A tale of Alisha – the hungry, hungry turtle


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At Willunga and Aldinga Vet Clinics we are happy to see all different animals – big and small. However, a case a few weeks ago was quite a novelty when Alisha a 15 year old, short-necked turtle presented to Dr Brooke Hasler at the Willunga Clinic.

Alisha is an indoor turtle kept in a large tank with the same flooring she has had for her 15 years. The flooring was fine river gravel and her tank was regularly cleaned. The night before, Alisha’s owner had noticed her straining to poo a small amount. She also recalled seeing Alisha scooping food off the floor of her tank and possibly eating some gravel. When Alisha first presented she had so much gravel build up that she was starting to prolapse her rectum. Imagine our surprise when we took an Xray and discovered just how much Alisha had ingested (eaten) of her gravel flooring!

She had a small enema to remove as much of the gravel as possible. She also had some paraffin oil to help move along the gravel higher up in her intestines. As she was straining so much and causing a rectal prolapse, we also placed a small stich to make sure this didn’t recur. Alisha got upgraded to the spa with minimal water and no gravel to make sure she couldn’t eat anymore. We also started her on a calcium supplement, as it was likely her abnormal eating habits were due to low calcium and she was trying to substitute for it.

After 2 weeks on oil we had to administer another small enema to remove some built up gravel again and removed the rectal stitch. After this there was a mass exit of the last bits of gravel from Alisha’s system!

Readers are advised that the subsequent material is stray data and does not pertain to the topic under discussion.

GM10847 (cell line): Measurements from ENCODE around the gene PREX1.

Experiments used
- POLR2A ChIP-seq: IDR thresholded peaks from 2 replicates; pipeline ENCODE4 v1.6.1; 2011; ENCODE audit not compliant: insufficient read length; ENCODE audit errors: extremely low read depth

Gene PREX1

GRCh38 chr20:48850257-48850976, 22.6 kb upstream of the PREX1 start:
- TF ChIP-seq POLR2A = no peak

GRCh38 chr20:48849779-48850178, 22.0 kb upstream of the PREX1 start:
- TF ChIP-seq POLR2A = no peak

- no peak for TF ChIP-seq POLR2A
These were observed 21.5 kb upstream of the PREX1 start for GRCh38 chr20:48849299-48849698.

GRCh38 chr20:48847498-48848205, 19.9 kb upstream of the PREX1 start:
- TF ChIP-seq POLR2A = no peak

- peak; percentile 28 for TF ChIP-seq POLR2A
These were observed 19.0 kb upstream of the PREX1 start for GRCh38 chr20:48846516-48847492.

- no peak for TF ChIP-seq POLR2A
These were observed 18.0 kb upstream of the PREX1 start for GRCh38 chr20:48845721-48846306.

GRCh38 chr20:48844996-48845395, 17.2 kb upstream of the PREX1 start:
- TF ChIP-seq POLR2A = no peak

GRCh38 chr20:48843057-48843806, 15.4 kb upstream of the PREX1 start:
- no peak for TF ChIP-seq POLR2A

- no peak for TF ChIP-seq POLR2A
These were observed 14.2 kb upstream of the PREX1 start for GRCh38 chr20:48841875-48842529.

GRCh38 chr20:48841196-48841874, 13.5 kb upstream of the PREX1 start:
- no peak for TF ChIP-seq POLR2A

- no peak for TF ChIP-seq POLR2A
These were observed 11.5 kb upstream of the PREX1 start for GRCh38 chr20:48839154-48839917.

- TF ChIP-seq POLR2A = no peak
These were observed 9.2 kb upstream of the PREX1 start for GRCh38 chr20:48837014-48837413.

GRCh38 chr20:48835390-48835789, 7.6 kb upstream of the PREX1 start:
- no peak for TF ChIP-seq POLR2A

Alisha has since recovered 100% and is back in her tank without river gravel flooring. Instead we have gone with large rocks only. Although she has an UV light she also has more time outside to enjoy natural sunshine and provide environmental enrichment.

Alisha’s case is a good reminder of the importance of diet, the environment and solar exposure in all our pets. Although Alisha was fed proper turtle food she was indicating that she needed an extra boost of calcium in her diet. Turtles also need a good UVA and UVB light source to utilise calcium and if they’re kept in tanks, turtles need to have finely controlled pH and nitrate levels in their water. If you have a pet turtle yourself and have any questions feel free to contact us for advice or arrange a vet health check.


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